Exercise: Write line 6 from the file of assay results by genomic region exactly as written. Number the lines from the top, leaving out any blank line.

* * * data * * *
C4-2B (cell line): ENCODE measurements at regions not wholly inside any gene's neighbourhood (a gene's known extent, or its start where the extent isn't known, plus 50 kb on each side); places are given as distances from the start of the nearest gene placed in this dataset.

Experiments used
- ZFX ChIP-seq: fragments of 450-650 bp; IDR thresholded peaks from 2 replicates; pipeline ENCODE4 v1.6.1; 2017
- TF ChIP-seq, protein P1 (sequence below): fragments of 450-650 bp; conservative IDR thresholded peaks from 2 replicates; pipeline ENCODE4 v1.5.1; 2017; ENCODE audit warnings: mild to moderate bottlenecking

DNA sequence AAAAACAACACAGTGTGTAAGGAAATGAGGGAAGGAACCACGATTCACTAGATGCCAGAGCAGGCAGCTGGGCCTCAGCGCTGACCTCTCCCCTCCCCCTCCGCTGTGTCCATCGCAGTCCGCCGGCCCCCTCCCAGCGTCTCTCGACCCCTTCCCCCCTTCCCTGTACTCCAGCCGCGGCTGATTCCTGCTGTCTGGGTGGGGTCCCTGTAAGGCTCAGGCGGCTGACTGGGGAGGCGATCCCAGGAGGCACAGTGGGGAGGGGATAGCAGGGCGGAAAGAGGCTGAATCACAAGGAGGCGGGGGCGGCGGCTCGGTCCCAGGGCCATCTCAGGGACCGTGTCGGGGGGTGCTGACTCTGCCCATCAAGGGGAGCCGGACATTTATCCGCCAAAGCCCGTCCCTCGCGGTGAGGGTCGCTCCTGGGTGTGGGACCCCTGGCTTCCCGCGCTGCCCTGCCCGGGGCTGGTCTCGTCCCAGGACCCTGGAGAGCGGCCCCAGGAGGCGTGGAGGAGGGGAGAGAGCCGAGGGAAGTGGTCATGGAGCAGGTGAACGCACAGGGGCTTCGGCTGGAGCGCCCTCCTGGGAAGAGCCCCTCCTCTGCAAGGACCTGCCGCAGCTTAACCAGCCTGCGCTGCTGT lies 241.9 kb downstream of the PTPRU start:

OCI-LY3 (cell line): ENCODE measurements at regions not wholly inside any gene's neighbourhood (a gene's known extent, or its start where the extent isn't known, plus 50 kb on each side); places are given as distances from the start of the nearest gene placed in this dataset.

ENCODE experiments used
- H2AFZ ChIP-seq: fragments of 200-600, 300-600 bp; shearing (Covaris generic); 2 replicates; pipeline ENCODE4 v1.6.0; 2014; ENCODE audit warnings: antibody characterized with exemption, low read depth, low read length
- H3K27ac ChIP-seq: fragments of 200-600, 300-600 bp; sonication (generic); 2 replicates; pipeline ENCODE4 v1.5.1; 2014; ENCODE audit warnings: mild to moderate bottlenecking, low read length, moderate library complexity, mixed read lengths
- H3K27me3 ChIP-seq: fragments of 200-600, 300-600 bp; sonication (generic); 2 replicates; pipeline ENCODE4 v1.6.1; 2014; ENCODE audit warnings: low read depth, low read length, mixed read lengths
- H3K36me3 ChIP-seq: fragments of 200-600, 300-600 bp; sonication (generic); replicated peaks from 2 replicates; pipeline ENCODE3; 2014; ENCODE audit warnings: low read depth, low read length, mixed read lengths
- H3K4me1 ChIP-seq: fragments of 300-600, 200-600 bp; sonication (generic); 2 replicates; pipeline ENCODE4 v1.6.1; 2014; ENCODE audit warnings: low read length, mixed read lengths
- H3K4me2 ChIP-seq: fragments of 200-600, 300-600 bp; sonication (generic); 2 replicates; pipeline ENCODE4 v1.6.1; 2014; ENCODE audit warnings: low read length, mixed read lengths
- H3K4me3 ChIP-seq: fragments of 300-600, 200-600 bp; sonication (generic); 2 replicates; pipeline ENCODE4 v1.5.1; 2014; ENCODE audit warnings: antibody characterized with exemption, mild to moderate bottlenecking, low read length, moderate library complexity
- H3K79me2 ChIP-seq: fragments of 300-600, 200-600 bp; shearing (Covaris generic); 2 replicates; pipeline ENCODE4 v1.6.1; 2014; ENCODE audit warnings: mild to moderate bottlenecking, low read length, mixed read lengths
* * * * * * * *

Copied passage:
OCI-LY3 (cell line): ENCODE measurements at regions not wholly inside any gene's neighbourhood (a gene's known extent, or its start where the extent isn't known, plus 50 kb on each side); places are given as distances from the start of the nearest gene placed in this dataset.